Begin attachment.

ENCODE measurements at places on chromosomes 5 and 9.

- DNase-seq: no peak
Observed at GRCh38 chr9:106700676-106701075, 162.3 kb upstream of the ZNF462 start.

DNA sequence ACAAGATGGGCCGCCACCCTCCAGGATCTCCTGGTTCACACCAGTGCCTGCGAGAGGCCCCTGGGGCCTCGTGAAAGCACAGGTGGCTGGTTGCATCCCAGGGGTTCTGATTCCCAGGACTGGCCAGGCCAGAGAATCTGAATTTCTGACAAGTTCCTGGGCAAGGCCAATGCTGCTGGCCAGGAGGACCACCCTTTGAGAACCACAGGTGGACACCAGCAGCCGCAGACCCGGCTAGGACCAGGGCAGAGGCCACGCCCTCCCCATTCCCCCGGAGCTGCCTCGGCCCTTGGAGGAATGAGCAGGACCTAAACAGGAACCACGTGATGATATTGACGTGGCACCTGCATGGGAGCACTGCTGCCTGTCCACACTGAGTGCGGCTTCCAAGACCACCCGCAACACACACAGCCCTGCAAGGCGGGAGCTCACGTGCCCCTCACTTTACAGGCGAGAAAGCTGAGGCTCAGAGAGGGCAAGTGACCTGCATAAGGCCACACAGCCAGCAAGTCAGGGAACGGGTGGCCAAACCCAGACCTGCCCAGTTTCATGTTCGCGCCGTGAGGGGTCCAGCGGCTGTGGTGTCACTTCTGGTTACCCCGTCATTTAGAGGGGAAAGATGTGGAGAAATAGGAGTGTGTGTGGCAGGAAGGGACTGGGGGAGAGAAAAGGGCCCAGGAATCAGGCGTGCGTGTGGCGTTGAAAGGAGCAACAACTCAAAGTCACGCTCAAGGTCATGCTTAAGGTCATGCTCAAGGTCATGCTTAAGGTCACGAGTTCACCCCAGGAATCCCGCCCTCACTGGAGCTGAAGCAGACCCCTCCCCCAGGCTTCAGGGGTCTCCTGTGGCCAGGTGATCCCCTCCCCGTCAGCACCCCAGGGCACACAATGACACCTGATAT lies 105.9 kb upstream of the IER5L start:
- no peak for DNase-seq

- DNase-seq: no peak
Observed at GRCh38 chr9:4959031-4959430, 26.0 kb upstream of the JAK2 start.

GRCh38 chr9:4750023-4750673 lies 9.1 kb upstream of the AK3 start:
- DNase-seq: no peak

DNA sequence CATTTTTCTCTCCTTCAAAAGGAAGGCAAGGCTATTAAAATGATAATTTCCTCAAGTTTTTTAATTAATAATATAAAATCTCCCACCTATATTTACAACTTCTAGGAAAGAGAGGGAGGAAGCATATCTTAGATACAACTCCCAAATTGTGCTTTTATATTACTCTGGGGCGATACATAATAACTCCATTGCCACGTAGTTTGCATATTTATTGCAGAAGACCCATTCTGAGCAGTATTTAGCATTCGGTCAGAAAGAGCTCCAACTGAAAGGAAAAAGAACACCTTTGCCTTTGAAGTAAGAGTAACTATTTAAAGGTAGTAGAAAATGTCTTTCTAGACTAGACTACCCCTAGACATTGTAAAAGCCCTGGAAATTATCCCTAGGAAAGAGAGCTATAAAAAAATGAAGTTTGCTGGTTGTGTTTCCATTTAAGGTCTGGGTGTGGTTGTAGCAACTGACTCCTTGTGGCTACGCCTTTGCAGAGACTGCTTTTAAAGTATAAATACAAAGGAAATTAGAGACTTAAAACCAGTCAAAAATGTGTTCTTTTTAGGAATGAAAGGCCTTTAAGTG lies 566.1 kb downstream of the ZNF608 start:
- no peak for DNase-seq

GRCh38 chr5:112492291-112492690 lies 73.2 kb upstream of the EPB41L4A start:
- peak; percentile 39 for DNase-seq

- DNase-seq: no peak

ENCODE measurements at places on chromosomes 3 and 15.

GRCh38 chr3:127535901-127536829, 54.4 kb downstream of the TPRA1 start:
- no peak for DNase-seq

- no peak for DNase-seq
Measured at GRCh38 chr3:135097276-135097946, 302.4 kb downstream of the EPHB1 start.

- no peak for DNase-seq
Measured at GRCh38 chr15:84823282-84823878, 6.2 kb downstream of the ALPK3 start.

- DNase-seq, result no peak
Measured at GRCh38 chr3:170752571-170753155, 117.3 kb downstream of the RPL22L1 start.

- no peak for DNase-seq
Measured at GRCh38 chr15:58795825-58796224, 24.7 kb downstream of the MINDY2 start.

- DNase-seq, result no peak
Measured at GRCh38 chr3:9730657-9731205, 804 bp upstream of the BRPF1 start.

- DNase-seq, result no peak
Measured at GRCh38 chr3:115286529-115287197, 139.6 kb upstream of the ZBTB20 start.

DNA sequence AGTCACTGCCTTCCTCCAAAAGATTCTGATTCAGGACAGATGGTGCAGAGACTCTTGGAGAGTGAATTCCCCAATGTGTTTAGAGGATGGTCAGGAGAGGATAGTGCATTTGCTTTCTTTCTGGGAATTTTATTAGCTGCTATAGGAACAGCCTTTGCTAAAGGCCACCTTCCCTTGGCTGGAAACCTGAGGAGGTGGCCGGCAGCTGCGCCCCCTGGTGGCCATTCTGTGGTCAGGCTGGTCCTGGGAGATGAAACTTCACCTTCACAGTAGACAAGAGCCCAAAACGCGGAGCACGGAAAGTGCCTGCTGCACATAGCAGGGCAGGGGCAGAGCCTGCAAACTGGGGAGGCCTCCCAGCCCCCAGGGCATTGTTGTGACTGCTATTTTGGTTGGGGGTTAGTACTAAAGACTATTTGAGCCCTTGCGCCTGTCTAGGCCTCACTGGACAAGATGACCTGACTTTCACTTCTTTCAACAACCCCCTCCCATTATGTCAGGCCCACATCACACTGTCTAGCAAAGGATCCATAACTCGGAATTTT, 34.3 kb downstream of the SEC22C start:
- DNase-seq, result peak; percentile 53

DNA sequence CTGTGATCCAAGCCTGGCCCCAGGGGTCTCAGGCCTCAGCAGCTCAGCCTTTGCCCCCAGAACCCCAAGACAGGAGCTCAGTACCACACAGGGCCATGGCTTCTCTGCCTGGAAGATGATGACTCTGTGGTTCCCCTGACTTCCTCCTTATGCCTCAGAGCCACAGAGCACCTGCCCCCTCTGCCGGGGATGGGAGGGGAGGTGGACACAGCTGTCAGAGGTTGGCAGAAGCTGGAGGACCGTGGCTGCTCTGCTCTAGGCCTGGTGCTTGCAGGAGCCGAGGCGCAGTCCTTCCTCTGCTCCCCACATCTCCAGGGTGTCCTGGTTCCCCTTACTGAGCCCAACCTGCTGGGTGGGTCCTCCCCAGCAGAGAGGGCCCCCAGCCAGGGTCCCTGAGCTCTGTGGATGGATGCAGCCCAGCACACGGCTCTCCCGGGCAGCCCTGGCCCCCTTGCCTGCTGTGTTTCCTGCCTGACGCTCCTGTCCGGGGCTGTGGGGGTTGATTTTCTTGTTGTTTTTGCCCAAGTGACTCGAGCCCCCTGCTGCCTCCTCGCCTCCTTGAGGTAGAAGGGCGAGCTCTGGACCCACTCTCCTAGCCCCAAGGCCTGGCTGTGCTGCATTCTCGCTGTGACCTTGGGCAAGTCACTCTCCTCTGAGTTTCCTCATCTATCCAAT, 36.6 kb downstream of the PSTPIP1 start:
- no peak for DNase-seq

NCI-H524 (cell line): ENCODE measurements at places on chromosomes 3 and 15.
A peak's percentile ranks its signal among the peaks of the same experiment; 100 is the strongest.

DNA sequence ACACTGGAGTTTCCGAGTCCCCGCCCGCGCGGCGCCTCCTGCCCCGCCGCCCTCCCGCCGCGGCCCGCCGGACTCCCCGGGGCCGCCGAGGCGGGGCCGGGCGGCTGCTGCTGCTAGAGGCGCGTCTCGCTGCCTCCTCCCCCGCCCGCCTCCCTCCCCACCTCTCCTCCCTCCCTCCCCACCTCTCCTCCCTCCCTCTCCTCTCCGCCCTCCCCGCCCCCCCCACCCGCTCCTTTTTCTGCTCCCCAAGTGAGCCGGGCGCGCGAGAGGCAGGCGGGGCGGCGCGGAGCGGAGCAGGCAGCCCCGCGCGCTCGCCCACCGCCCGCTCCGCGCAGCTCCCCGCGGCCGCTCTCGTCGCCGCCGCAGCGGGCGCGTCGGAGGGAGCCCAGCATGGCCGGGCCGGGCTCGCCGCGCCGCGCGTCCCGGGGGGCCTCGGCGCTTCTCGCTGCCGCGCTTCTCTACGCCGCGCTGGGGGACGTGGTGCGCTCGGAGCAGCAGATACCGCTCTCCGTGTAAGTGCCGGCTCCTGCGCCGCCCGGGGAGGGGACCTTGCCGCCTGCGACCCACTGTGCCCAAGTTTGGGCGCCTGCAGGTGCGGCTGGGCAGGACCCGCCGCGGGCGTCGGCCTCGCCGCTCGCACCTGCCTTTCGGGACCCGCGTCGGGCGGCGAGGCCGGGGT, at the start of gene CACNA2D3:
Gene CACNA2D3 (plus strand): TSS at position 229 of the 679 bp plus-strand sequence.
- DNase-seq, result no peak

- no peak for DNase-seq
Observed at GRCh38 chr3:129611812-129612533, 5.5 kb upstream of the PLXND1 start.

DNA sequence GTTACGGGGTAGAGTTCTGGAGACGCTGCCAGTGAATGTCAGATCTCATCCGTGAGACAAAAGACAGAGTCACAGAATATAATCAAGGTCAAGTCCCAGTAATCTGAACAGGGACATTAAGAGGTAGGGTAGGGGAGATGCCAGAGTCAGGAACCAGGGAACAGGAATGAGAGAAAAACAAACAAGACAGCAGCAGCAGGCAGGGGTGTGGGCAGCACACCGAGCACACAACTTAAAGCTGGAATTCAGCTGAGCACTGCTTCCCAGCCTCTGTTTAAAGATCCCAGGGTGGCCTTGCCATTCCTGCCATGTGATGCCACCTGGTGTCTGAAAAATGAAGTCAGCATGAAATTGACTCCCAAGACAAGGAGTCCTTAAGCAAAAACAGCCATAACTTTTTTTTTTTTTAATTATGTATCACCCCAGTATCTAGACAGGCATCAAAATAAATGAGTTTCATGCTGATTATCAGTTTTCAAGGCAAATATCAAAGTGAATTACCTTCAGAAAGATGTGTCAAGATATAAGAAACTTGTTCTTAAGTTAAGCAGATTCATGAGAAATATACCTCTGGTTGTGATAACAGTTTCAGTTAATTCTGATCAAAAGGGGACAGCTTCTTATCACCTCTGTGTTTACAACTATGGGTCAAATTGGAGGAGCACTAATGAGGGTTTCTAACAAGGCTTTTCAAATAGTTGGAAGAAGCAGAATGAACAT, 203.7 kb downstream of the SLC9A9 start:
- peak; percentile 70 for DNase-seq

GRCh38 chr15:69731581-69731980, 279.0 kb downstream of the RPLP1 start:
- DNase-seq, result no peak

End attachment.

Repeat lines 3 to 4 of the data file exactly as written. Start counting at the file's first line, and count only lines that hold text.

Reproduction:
Observed at GRCh38 chr9:106700676-106701075, 162.3 kb upstream of the ZNF462 start.

DNA sequence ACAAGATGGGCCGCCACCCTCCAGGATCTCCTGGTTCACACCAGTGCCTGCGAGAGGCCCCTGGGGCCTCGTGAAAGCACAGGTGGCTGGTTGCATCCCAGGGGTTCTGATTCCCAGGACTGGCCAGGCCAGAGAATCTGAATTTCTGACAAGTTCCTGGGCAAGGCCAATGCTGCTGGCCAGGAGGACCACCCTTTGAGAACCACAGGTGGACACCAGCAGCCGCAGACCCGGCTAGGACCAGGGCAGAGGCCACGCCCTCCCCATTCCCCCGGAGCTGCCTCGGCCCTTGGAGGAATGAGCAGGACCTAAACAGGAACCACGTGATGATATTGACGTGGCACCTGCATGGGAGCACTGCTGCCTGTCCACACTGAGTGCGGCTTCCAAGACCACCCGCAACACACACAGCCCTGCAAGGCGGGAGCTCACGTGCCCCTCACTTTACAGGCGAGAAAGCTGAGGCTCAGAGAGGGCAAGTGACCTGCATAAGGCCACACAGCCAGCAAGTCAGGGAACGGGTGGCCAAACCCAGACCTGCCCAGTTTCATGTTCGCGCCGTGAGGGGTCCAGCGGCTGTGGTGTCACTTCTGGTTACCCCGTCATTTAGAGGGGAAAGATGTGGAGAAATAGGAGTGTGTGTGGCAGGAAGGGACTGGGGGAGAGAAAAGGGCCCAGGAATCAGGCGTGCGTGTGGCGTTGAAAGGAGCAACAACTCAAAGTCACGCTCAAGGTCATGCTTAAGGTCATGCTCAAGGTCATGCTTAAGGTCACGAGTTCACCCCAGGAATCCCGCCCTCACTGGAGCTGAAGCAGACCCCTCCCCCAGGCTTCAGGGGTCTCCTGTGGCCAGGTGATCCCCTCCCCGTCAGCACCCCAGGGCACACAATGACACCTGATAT lies 105.9 kb upstream of the IER5L start: